1

Rendgen, Sandra, and Julius Wiedemann, ed. Information Graphics. Köln: Taschen, 2012.

 

2

Wagensberg, Jorge. La rebelión de las formas. O cómo perseverar cuando la incertidumbre aprieta. (The Rebellion of Forms, or How to Persevere When Uncertainty Starts to Squeeze). Barcelona: Tusquets Editores, 2004.

Anarchic, Unsystematic Diary of a Lockdown

Photo: Camping out at home (19/04/2020). Vicente Iborra.

11/03/2020 At long last somebody explained it properly (and with a graph!): Flatten the curve.

I can’t remember any other situation when the sole subject of conversation was a graph. When will we hit the peak? Memories of old texts (Information Graphics)1 and of how Florence Nightingale’s “rose diagram” showed that most of the soldiers who died in the Crimean War died not from war wounds but from infections.

 

16/03/2020 State of Alarm. Alicante looks like some city in Central Europe. It’s 20:34, it’s dark, everything’s closed, the streets deserted … only public transport and police.

 

17/03/2020 Let’s find out if living in a single-family dwelling makes any sense! I’m a firm defender of urban density and city life. Very rarely have I missed having a private outdoor area. Why did I need one? I had access to plenty of public space, and could even share it with others. The problem arose when the virus snatched that away from us. Now – in the middle of a pandemic! – that little garden area around single-family dwellings is finally beginning to make sense. Isolated single-family dwelling = social distancing.

 

18/03/2020 I can’t find any toilet paper! This is my theory: its volume per sales unit is the highest in the supermarket. Again, memories of things I read years ago. The rebellion of forms.2

 

19/03/2020 Material texture = comfort, or how to turn a living room into a playing field. This hasn’t been a cold winter, so we didn’t get the rugs out. During lockdown, we put them down in the living room. Moving from a cold terrace floor to a soft, furry one was like having a flexible, adaptable tatami mat.

 

20/03/2020 Versatility axiom nº 1: it’s at the centre. When we refurbished the house we created a games area. In theory, that should now be the centre of the house, but it isn’t. Right in the middle it’s got a table football game, so only the perimeter can be used for anything else. As a result, the games zone is only used for playing table football. But in the living room we have 2 IKEA tables that can easily be taken away and stacked up, That leaves a big, versatile central area – which is also where the rugs are. That space has become our new games room, complete with mat for HITT (a week ago I didn’t even know what that meant), football pitch, communal bed for siestas…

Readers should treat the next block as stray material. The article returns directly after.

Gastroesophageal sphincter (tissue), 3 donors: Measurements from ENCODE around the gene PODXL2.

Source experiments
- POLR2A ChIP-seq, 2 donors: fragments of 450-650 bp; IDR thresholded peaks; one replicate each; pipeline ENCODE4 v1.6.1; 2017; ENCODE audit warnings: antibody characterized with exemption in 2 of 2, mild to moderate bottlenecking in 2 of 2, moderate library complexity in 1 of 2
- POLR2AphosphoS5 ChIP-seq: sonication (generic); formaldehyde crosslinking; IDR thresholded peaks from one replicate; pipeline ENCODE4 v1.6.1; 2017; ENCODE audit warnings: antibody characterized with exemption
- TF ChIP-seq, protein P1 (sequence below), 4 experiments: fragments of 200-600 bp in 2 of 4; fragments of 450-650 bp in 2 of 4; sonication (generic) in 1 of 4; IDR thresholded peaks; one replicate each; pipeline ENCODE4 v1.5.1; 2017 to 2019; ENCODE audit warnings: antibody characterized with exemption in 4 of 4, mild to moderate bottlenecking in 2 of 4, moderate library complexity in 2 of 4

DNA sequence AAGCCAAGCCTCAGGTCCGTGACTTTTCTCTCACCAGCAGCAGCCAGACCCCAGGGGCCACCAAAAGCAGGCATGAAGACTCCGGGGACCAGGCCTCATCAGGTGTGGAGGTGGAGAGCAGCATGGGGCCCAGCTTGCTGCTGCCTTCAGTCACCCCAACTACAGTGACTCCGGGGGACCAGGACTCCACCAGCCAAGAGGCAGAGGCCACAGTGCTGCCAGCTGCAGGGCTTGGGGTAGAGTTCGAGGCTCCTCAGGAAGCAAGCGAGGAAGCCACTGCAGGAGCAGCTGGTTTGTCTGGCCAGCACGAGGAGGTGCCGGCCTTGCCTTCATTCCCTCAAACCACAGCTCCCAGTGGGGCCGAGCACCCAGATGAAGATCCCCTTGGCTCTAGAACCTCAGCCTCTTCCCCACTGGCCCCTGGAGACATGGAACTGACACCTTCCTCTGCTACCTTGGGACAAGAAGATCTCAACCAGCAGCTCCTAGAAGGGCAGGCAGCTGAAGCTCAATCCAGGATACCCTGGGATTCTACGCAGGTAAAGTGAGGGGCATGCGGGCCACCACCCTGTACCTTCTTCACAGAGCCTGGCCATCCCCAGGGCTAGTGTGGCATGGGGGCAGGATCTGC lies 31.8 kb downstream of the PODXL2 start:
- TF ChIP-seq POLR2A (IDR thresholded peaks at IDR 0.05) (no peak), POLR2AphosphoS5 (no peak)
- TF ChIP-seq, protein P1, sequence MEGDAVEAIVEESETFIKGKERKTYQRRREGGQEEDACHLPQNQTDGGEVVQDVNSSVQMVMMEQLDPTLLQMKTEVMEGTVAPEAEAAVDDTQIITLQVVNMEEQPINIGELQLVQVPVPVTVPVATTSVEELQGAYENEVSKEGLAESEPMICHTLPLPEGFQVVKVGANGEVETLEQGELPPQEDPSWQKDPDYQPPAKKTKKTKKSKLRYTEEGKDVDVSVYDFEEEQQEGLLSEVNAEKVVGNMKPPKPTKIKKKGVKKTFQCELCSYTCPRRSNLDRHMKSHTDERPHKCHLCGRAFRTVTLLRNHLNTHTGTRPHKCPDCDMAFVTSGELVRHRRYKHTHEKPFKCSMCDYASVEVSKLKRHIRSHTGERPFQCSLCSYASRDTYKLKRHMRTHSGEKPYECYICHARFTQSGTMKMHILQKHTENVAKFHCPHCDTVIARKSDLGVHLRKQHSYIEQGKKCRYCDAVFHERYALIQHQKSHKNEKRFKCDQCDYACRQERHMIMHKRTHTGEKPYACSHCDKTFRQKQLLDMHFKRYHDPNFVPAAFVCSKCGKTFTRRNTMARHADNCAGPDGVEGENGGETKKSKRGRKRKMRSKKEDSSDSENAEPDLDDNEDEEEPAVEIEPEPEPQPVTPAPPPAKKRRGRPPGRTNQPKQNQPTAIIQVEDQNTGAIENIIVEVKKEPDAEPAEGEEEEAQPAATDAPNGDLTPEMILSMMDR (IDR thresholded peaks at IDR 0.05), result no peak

22/03/2020 Long live double passageways! We’ve also created something that’s anathema to supporters of functional housing: a double passageway next to the kitchen where we have breakfast and dinner, similar to the passages that led to the courtyards in early 20th century housing blocks. Locked up indoors like we are now, being able to choose how to move around the house provides at least a suggestion of freedom. It also lets us create an internal training circuit: 120 laps = an uninterrupted 2,520 metres for running.

 

27/03/2020 Versatility axiom nº 2: our awareness of a room’s versatility is inversely proportional to the range of the house’s WiFi. Almost 2 weeks of lockdown and our internet consumption has skyrocketed. The gigas of mobile phone data have all been used up and the WiFi network signal isn’t very strong on the other side of the house. So now, most of the action takes place around the router. I become aware of this axiom when I’m playing virtual Trivia with work colleagues while my wife is doing Pilates with my in-laws from Plymouth, my eldest son is chatting to his mates on Teams and the 2 youngsters are playing football – all in the same room!

24/05/2020 First weekend in Alicante in Phase 1. The utopia has ended. After 3 weeks of unobstructed family cycling in the streets, we’re again fragile and vulnerable to passing cars and their speed.


Text translated by Andrew V. Taylor

Notas de página
1

Rendgen, Sandra, and Julius Wiedemann, ed. Information Graphics. Köln: Taschen, 2012.

 

2

Wagensberg, Jorge. La rebelión de las formas. O cómo perseverar cuando la incertidumbre aprieta. (The Rebellion of Forms, or How to Persevere When Uncertainty Starts to Squeeze). Barcelona: Tusquets Editores, 2004.

Autor:
Arquitecto, doctor, profesor en la Universidad de Alicante y ganador de 4 primeros premios en EUROPAN. Apasionado de la ciudad y los fenómenos urbanos, trabaja, investiga y reflexiona sobre un futuro sostenible desde el Mediterráneo.

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